Once upon a time, there were three galaxies in the Local Group – Andromeda (M31), the Milky Way and its sibling, the M32p galaxy. About two billion years ago, Andromeda cannibalised and destroyed M32p, leaving behind a trail of cosmic debris as evidence.
It was the perfect crime, till now.
Scientists Jesuit Father Richard D’Souza and Eric Bell at the University of Michigan used computer models and simulations to show Andromeda’s dark past. Their research suggests that Andromeda’s M32 compact satellite galaxy is actually the stripped core of the destroyed M32p. Their findings were published in Nature Astronomy in July third week.
D’Souza, the lead author on the paper, was born in Mapusa (Goa), studied at St Xavier’s College, Mumbai and did most of his priestly studies in India. In an email interview, the Jesuit and scientist tells us about his work and the intersection of science and faith in his life.
Tell us about your new findings and their significance.
My research centers on how galaxies grow through mergers. A galaxy like Andromeda, our nearest big neighbour, is thought to have merged with hundreds of smaller galaxies. These smaller galaxies are destroyed in the process due to tidal forces of gravity leaving behind a trail of stellar debris (like ‘crumbs’) around the main galaxy called its stellar halo.
By studying the stellar halo of a galaxy, I have developed a technique of inferring the size of the largest galaxy that was destroyed in the process. This is similar to guessing what a small child has eaten after looking at the ‘crumbs’ and mess scattered on the floor around it. Observations over the last decade have shown that Andromeda has the largest stellar halo for any galaxy its size. We realised that to build such a large stellar halo, Andromeda must have merged with a really large galaxy (one-fourth its size) not too long ago.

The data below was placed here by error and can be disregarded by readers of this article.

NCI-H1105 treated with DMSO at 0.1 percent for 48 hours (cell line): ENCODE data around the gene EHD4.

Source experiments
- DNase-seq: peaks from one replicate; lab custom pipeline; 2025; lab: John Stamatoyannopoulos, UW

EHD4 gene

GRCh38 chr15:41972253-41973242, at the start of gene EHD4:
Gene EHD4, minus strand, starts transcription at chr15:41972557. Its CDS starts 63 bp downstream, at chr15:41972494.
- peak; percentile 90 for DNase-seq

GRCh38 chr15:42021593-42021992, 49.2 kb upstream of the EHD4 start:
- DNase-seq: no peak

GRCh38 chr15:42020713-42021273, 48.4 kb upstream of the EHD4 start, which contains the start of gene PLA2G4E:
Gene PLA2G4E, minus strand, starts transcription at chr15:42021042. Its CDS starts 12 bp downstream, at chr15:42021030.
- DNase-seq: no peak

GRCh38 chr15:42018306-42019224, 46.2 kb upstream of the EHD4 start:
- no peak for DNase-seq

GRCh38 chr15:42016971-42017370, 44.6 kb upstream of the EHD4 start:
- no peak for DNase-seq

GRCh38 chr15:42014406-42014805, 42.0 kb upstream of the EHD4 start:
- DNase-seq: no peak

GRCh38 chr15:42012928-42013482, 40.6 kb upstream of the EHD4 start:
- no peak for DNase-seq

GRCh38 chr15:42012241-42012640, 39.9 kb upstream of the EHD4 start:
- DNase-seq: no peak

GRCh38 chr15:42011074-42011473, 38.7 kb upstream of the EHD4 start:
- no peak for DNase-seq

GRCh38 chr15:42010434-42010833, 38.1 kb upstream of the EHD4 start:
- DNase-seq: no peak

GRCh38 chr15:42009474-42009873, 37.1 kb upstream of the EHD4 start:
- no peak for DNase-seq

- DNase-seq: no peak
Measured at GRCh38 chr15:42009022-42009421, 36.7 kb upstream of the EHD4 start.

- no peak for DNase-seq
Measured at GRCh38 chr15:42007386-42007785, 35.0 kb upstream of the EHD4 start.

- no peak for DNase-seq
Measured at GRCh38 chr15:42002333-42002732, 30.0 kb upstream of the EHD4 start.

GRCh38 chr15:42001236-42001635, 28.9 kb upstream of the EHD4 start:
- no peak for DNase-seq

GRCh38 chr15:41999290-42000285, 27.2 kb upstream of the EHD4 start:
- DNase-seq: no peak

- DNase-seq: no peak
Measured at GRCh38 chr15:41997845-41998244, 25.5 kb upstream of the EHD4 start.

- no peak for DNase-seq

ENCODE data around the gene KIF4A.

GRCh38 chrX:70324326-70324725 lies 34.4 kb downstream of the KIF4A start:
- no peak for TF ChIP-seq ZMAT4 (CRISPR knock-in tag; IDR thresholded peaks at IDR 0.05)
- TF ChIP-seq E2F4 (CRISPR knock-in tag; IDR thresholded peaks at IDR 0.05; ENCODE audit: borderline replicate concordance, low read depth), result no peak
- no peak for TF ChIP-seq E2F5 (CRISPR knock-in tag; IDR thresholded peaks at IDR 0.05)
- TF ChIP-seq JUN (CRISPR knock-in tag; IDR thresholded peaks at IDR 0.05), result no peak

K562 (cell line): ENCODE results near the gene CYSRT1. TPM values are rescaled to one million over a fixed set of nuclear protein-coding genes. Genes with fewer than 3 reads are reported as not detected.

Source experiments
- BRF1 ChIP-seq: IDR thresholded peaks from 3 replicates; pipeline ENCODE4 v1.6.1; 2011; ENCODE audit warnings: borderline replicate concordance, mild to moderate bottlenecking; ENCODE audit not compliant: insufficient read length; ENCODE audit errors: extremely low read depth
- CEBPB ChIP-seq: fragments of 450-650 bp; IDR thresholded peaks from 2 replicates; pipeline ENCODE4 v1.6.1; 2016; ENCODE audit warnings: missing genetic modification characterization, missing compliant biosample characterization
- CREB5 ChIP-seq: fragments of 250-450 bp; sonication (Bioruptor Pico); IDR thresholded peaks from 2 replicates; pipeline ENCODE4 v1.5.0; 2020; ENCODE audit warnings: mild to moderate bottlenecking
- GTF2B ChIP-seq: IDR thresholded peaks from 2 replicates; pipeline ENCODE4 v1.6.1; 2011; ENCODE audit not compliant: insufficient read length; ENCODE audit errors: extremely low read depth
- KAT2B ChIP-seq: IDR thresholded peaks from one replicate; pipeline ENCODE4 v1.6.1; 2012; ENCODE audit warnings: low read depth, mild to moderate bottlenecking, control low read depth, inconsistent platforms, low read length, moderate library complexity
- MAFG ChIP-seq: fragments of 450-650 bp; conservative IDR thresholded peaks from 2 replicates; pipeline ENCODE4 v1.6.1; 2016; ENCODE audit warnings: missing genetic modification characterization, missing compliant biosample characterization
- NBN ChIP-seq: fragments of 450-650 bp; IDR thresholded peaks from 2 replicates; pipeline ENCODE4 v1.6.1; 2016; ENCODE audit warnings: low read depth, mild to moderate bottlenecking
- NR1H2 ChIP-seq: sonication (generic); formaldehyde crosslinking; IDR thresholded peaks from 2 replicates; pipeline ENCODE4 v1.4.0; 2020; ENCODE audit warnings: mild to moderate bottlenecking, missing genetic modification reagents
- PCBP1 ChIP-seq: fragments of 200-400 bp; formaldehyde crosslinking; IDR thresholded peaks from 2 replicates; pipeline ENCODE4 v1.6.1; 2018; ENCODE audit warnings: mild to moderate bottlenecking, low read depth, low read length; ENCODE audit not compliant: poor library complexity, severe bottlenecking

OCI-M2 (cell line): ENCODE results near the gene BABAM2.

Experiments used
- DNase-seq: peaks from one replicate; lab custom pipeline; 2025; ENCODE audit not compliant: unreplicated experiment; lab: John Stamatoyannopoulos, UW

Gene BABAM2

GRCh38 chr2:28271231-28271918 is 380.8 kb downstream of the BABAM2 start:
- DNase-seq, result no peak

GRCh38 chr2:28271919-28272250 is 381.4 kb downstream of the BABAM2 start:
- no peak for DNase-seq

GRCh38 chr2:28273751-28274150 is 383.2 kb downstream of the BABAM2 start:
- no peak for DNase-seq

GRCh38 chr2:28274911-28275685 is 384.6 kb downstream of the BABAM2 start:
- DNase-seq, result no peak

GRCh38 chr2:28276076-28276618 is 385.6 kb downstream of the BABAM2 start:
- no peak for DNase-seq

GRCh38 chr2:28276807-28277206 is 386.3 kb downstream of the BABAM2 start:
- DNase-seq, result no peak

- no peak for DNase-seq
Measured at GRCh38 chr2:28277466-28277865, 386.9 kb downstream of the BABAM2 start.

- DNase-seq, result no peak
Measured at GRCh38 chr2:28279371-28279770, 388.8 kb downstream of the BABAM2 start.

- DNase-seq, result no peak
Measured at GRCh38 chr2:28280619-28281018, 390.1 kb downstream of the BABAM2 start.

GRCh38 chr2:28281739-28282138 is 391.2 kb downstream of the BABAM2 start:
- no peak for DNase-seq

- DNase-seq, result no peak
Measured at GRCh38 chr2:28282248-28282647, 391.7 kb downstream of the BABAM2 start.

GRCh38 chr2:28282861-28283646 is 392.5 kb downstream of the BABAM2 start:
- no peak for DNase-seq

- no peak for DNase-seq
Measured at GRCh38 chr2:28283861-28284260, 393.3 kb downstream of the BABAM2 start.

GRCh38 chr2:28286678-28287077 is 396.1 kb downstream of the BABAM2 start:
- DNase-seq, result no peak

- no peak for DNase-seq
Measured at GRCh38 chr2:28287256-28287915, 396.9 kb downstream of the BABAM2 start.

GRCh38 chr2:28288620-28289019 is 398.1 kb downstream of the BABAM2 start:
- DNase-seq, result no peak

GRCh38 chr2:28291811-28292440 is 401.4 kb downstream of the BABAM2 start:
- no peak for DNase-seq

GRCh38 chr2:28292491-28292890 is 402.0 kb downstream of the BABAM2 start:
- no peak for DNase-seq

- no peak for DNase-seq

How is the discovery of this decimated galaxy going to help future research and study?
It was traditionally thought that such large mergers would destroy the disks of galaxies, converting them to spheroidal elliptical galaxies. We now know that the disk of the Andromeda galaxy survived this particularly large merger, though we don’t know exactly why. So, this finding upsets a major paradigm in our understanding of galaxy evolution. One thing we can take away is that the disks of galaxies are more resilient than previously thought. We hope that this finding motivates further studies to understand what circumstances lead to the disks of galaxies surviving such large interactions.
The next part of my research involves studying the stellar halos and the merger histories of other more distant galaxies, to try and understand which of the galaxy’s properties are caused by merging.
Will this help solve the mystery formation of Andromeda’s M32 satellite galaxy?
We think so. We have only proposed a model and it needs to be tested and verified. While everyone agrees that Andromeda had a large collision two billion years ago, some scientists doubt whether this collision resulted in M32. Such disagreement is good. Science is a conversation, a back and forth, and we will iteratively come to the truth.
Speaking of disagreement, how does faith and science intersect for you?
For me, they are two very fundamental ways of knowing the same reality. Humanity needs both these ways of knowing, to understand reality and to move forward in life. Science is based on assumptions and faith. Especially in astronomy, where it is very difficult to prove something exactly, it surprises me how much really goes on assumptions and beliefs.